The group said that the period before the proposed cap-and-trade program took effect in 2012 would be critical. “One of the areas to watch is the price of natural gas. US industries would be placed at a further disadvantage to overseas competitors if it goes too high,” said Chad Holliday, who retired from DuPont Co. Jan. 1 after 10 years as its chairman.
Duke Energy Corp. chief executive James R. Rogers said the proposed legislation recommends an economy-wide cap-and-trade program which falls within the recommendations of USCAP’s Blueprint for Legislative Action. “It also proposes a greenhouse gas registry and acknowledges the need for significant cost-containment mechanisms, including allowance banking and borrowing, multi-year compliance and the use of offsets as a low-cost carbon emissions reduction strategy,” he noted.
The bill also allows for a periodic assessment of the science behind it and has provisions to implement a strategic reserve pool while accelerating development, deployment and commercialization of carbon capture and storage and other zero- and low-carbon technologies, Rogers continued. “There is a good foundation here to build upon and the draft’s 648 pages present enough material to start lively conversations about a proposal that isn’t just about climate change but, in fact, proposes a fundamental shift in US energy policy,” he said.
“Then there is the case of the missing pages. These are the ones that contain the critical decision on how allowances will be distributed. Those pages, for Duke Energy and its customers, are the key to that third tenet of sound climate policy: protecting customers from prices that increase so rapidly that they disrupt their livelihoods. Ensuring that electric consumers are treated fairly and not burdened with unnecessary cost increases is a mission from which I will not retreat,” Rogers said.
“During the evolution toward a comprehensive global emissions trading regime, transitional arrangements for energy-intensive, trade-exposed sectors will be necessary to protect our competitiveness. This will be essential to protect the employment and contribution to the US economy that industries such as aluminum, steel, chemicals, glass and paper represent,” said Meg McDonald, global issues director at Alcoa Inc.
When he testified as part of another panel later in the day, Paul N. Cicio, president of the Industrial Energy Consumers of America, warned that reducing US greenhouse gas emissions from about 7 billion to 5 billion tons in a relatively short period without a readily available supply of low-cost and low-carbon energy would raise energy prices significantly.
“Energy efficiency and renewable energy will help, but will not close the gap. CCS and nuclear will not be contributors over the next 10 years, which means the power sector will be dependent on natural gas for power generation. Expansion of renewable energy means electric utilities will be required to build gas-fired back-up plants,” he said.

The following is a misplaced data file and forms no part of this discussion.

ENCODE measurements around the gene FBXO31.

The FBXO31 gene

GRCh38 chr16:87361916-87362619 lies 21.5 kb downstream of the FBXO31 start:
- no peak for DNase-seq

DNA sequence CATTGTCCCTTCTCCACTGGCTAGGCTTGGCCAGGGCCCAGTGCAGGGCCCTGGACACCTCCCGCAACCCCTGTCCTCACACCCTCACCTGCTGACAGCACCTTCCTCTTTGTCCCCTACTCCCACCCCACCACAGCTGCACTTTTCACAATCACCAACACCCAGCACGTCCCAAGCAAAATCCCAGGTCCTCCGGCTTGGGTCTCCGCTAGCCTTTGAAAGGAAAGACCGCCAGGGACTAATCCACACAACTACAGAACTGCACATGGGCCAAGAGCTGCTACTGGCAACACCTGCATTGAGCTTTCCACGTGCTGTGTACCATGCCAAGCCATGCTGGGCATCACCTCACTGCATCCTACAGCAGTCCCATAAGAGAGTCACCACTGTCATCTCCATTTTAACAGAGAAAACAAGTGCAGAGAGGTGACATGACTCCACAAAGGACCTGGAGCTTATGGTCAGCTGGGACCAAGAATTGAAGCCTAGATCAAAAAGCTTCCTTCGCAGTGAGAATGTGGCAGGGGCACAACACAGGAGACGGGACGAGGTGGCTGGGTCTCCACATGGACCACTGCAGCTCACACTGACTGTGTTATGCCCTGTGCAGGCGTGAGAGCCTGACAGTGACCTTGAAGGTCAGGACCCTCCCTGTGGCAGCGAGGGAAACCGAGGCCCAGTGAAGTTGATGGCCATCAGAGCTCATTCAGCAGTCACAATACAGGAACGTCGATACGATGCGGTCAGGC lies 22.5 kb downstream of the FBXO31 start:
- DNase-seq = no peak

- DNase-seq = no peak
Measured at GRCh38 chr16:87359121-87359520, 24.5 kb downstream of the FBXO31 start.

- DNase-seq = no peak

“It is extremely important to note that gas-fired power generation sets the marginal price for electricity. The implications are significant. As demand for gas goes up, prices will go up, which will also increase the price of electricity across the country, a double-hit to consumers. Gas demand by the power sector has grown by 28% since 2000 while domestic gas production has increased only 7%,” Cicio observed.
Others agreed that gas prices during the transition need to be considered more carefully. “US chemical makers and other manufacturers simply cannot compete effectively in a global market with such high and volatile costs for a key input. Congress can level the global manufacturing playing field by adopting demand and supply side policies that ensure US companies have access to competitively priced gas,” American Chemistry Council President Cal Dooley said in an Apr. 22 letter to Waxman.
The bill also needs a feedstock credit, he maintained. “Slightly more than half the energy we buy is used as a feedstock, and those purchases account for 70% of industry spending on energy inputs. When used as a feedstock, most of these fossil fuels are converted into products and do not emit greenhouse gases,” Dooley said.
Three prominent Obama administration officials applauded the committee’s efforts to develop cap-and-trade legislation in the hearing’s first panel. “While we are still reviewing the details, it is clear that Chairman Waxman’s legislation would advance the president’s goals of launching a new sector of clean energy jobs, making our economy more competitive, and weaning the nation from its dependence on oil,” US Energy Secretary Steven Chu said.